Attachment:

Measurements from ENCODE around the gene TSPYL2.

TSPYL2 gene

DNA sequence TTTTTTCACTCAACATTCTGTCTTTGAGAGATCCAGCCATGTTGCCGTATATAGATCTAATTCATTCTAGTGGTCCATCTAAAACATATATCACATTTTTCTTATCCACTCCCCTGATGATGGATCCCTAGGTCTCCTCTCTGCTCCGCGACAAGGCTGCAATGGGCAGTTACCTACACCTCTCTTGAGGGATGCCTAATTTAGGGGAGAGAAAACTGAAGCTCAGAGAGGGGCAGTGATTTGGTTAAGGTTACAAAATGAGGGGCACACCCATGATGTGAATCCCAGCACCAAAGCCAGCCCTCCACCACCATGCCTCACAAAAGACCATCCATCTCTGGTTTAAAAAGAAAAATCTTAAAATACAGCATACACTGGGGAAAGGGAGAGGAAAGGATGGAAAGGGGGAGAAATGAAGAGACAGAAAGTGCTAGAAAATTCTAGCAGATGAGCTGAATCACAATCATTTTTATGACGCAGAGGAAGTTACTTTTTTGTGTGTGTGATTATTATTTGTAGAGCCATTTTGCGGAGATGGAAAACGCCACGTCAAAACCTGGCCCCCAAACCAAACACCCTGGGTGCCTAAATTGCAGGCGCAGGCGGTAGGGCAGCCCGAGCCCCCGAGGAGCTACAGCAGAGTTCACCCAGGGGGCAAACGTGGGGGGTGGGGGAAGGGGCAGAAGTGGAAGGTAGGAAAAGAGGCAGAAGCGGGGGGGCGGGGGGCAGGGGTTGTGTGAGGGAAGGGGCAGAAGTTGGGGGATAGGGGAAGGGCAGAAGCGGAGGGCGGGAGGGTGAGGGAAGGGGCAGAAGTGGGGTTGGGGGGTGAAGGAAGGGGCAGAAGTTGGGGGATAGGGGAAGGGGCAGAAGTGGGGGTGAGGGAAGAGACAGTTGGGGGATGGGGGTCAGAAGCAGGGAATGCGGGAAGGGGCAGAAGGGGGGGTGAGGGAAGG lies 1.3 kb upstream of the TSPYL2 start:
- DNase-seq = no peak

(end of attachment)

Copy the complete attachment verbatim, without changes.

Measurements from ENCODE around the gene TSPYL2.

TSPYL2 gene

DNA sequence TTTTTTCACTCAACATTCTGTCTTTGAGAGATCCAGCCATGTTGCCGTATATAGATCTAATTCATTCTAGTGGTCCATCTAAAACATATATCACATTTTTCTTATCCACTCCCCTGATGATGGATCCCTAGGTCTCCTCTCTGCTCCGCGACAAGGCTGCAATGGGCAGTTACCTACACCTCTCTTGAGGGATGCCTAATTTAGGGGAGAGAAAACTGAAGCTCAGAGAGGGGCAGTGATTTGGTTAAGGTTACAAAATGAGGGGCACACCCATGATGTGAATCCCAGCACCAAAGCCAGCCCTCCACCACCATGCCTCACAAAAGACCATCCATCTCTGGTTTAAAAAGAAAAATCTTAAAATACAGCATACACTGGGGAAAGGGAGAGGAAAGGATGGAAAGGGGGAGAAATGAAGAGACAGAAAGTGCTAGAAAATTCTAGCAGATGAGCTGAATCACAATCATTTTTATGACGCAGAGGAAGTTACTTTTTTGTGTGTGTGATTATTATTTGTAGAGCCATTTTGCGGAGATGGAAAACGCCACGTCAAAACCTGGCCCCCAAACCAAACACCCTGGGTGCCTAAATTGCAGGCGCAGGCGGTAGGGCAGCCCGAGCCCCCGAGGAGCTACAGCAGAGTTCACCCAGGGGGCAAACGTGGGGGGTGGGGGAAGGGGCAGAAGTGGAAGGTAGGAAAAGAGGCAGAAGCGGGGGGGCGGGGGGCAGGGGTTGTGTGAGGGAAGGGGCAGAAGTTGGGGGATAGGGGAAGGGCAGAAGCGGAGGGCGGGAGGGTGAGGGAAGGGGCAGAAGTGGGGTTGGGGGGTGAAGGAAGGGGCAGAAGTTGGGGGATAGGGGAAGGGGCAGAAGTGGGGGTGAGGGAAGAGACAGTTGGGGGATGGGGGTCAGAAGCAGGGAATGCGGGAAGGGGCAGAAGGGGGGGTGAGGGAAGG lies 1.3 kb upstream of the TSPYL2 start:
- DNase-seq = no peak